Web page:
The Labor Department reported last week that its consumer-price index jumped 4.2% in April from a year earlier. That means consumers need to spend 4.2% more money to buy the same amount of goods and services, including clothes, groceries, restaurant meals, recreational activities and vehicles. So, for example,
The U.S. struggled with high inflation in the 1970s and early 1980s. The inflation rate peaked in April 1980 at 14.76%. Years of generally low and stable inflation followed. Today, the Federal Reserve’s goal for inflation is 2%. In April, prices rose by the most in any 12-month period since 2008.
Every month, the Bureau of Labor Statistics publishes the consumer-price index, a statistical estimate of the change in prices for a basket of goods and services purchased by households. But prices as measured by the CPI may not show the kind of changes you are seeing at the pump, the supermarket or brunch.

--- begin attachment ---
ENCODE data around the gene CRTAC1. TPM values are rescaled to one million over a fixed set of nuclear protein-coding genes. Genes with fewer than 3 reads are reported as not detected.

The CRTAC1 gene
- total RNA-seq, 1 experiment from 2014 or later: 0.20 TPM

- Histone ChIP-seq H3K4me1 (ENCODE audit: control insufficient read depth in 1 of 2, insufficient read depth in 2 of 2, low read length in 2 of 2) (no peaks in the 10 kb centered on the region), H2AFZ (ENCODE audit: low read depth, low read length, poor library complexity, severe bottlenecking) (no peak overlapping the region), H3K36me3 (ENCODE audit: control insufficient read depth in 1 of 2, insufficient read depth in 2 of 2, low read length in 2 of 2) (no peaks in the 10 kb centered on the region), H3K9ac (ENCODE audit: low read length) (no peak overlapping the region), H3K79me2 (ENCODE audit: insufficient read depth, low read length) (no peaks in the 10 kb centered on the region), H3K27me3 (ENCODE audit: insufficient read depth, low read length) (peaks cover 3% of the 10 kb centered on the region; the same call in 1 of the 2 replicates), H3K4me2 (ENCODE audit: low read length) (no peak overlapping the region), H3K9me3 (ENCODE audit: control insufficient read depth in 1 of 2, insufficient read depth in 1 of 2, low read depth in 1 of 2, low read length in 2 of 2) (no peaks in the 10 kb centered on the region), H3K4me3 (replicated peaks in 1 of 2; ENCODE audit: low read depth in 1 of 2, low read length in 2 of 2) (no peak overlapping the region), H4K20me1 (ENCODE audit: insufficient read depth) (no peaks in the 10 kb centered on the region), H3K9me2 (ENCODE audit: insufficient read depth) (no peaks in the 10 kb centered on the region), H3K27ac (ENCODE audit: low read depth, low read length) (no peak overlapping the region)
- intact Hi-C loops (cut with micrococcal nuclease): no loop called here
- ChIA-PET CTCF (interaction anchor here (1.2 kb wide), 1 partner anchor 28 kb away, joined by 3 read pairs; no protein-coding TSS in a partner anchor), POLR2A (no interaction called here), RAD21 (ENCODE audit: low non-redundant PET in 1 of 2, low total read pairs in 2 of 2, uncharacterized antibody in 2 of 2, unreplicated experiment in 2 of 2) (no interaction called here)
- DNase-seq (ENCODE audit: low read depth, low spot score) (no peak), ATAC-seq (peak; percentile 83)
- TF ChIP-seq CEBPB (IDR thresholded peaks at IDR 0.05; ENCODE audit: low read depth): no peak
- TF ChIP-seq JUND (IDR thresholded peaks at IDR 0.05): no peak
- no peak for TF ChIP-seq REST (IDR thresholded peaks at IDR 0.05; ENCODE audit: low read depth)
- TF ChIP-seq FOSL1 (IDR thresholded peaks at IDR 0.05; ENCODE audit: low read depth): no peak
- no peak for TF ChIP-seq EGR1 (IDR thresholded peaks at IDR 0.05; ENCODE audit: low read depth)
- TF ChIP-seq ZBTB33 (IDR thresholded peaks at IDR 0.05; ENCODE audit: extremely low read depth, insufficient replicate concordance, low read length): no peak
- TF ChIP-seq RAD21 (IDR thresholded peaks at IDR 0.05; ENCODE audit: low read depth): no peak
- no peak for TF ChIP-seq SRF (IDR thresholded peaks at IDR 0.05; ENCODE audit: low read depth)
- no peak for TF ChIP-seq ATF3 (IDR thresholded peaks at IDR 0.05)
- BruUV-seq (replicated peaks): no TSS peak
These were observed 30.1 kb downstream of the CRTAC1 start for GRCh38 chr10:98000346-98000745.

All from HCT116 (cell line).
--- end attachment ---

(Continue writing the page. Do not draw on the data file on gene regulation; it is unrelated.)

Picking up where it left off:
The inflation rate you experience depends on what you want to buy. And while the index is updated monthly, the factors used in determining how households spend money is updated once a year. Over the past 12 months, though, the swings in our buying habits accelerated. With much of the country under stay-at-home orders last year, consumers suddenly found themselves spending more at the grocery store and much less on transportation, for example. Using credit and debit card transaction information, researchers at Harvard University, recalculated the inflation rate for the Covid-era consumer.
In general, consumers tend to notice price increases in the goods and services they purchase more frequently, such as food and gasoline, and not so much for things like appliances, or other less-frequent purchases. But over the past year, our spending patterns for gas and food also changed.